When David Stone spoke to me of Jesus in such a sacrilegious manner, I put my hand in the pocket of my jacket and began to fondle — that’s not the right word — the crucifix I keep there. I wear it sometimes, but more often I keep it in my pocket where I can touch it without disturbing those who do not believe. The horror I felt at what David said is hard to describe. I felt like vomiting but I’m a professional journalist and tend to keep my feelings under control. I’m not sure if David saw me crying. I couldn’t look at him after Felix hand-cuffed him. I used to wonder why Felix had to be in the room with us, but twice now, I’ve been grateful to have a guard there at the door.
I sat at the table with the crucifix in my hands, fiddling with it I suppose. I didn’t move for a long time. I asked God to forgive me — for at that moment I felt nothing but hatred for David Stone. I whispered, “What a sick bastard.”
“You get no argument on that,” said a voice from the door.
I jumped.
“Sorry,” said Felix, “I didn’t mean to spook you, sir.”
I chuckled and wiped my face, embarrassed. I looked at the guard who’d known David Stone for so many years. I asked, “How can anyone like that be allowed to live?”
“You mean, sir, why didn’t he get the death penalty?”
“No,” I said, “why was he allowed to be born?”
Felix shook his head, said, “I’ve never thought about it frankly. He’s an odd person —.”
“Odd?”
Felix nodded, continued, “I mean, he didn’t kill any of those people, you know.”
“He didn’t?” I asked, incredulous.
“No,” said Felix, “at least I don’t think he did. I mean, there’s no evidence, only his confessions. He changes his stories all the time. I’ve heard so many versions of the little girl, for example. I don’t think he remembers which one actually matches the facts. He doesn’t have the best memory now — not like he used to.”
“You’ve got to be kidding,” I said.
“Talk to Mr. Mock again,” suggested the guard.
“Michael?”
“Yes, the twin.”

__|__

When we met at my urging, Michael Mock was surprised at my recounting of David’s tale about the knives. He said, “Well of course I knew he collected them, but no — he never told me about wanting to be like Jesus. God, that’s creepy, isn’t it?”
“Yes, I think it is.” Then, I asked David’s twin, “Why didn’t you tell your parents about the knife collection?”
Michael sipped the drink I’d purchased for him, leaned his elbows against the wooden bar rail and looked at me. He said, “Because Richard threatened me; that’s why.”
“He threatened you?”
“Yes, he showed me his one knife — a particularly frightening weapon — and told me he’d slit my throat in my sleep if I so much as hinted he’d bought a knife.” Here, Michael paused, then added, “I believed him, Mr. Peterson.”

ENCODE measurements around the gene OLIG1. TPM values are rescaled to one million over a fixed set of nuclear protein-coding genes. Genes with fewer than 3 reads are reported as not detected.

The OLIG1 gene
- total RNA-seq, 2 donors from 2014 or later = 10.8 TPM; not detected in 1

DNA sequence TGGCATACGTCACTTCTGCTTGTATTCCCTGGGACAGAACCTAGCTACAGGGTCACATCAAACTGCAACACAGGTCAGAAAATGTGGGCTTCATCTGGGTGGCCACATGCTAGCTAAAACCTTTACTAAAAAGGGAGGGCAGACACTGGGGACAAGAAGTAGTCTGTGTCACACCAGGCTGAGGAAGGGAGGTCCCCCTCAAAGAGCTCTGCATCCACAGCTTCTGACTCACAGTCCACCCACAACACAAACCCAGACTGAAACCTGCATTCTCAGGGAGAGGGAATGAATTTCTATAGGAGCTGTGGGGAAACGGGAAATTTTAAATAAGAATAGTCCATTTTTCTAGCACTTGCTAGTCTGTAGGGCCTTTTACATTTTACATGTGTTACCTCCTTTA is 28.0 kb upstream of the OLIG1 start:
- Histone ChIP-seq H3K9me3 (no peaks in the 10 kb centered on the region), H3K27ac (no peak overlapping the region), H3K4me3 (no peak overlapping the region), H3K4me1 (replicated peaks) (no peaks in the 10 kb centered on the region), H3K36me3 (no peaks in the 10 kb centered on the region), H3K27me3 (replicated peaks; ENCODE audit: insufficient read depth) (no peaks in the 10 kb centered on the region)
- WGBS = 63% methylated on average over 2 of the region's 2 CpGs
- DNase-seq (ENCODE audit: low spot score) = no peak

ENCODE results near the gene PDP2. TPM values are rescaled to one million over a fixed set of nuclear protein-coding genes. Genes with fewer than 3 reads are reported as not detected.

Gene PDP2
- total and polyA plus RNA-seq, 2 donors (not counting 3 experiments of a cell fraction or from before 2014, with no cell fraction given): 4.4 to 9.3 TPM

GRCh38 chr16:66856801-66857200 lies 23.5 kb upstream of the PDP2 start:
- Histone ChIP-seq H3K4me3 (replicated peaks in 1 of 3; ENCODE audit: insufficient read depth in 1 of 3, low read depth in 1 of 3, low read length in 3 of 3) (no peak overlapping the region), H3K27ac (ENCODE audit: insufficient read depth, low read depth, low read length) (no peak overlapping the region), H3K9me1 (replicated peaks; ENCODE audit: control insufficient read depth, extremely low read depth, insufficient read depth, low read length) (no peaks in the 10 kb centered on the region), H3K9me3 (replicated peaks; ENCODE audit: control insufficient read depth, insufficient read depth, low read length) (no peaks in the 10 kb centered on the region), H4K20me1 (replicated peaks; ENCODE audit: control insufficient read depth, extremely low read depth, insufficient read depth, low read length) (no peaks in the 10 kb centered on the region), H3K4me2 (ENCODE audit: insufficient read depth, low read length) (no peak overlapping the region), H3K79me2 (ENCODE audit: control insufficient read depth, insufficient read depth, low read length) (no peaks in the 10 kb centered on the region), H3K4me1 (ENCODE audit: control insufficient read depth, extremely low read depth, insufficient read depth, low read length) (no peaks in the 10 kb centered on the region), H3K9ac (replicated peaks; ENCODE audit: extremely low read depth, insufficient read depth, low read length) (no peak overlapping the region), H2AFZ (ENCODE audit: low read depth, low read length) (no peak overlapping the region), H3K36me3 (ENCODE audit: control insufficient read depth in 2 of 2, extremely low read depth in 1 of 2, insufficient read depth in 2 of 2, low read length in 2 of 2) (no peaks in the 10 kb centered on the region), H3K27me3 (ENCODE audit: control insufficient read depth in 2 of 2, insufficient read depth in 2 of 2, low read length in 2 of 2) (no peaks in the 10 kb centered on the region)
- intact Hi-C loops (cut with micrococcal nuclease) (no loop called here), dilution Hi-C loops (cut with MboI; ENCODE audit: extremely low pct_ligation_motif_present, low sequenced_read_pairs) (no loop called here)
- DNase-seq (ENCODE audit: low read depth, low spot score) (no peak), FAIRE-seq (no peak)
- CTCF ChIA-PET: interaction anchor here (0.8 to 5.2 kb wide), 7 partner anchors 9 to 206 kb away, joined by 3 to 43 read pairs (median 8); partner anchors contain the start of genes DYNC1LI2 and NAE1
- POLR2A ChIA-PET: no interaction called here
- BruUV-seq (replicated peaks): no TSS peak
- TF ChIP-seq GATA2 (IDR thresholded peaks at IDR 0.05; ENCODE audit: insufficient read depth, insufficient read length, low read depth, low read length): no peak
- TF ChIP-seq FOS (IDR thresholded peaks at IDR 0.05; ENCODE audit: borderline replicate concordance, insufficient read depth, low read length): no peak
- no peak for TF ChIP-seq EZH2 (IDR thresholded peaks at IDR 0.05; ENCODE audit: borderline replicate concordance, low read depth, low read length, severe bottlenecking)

“Max,” I said.
“Okay Max, I believed my brother. He looked perfectly capable of handling that knife, even at twelve and his threat was not idle either. If I’d spoken to our parents about his plans, he’d have killed me, Max. Of that I have no doubt.”
“But, do you think he killed that little girl — Alison Lister? Or that teenager, Steven Miles? Or that other girl, Sandra Lord? Or Stevie Jones, the little three year old? Did he kill those children?”
“I’ve already told you what I think, Max.”
“You think he lied?”
Michael nodded.
“Yet, you think he would have killed you if you betrayed him?”
Michael nodded again.
“Then he must have the heart of a killer,” I said.
Michael nodded, said, “Yes, that he does.”
“So much for being like Jesus,” I whispered.
“My brother, Max, is not anything like the Jesus described in the bible,” said Michael.
“David said that, too. That he wasn’t interested in being like the Christ except that he wanted the power to leave his parents — escape them — and to show up authority, I suppose.”
“My brother,” said Michael, “wants power over our emotions. He wants to pull a string and make us afraid of him.”
I nodded as I’d seen David do just that to Sandy and to me. He didn’t seem capable of making Felix afraid. I wondered at that. I turned toward Michael on my bar stool and asked, “Are you afraid of David now?”
“No,” said Michael.
“Why not?”
“Without his weapons, my brother is harmless,” said Michael. Then he smiled and added, “And besides, his knives are at my house.”
“Your house?”
“That’s right,” said Michael.
“How?” I asked. “Wouldn’t the police have kept them as evidence?”
“Up to a point, yes — they did. But after seven years, they released the collection back to the family — which is me, essentially. Our mother certainly didn’t want them, and our father — well, by then he was dribbling on his shirt, so to speak.” And Michael smiled again.
The second time Michael Mock smiled, I cringed. There was something in his smile that was disconcerting — not exactly like that something in his brother’s eyes, but similar.
“Don’t worry,” he continued, “the collection is perfectly safe.” Then he leaned in, raised his glass toward mine on the bar, and asked, “Would you like to see it?”
I looked at Michael, said, “Yes, I suppose so.”
“Good,” he said simply. “I’ll show you.”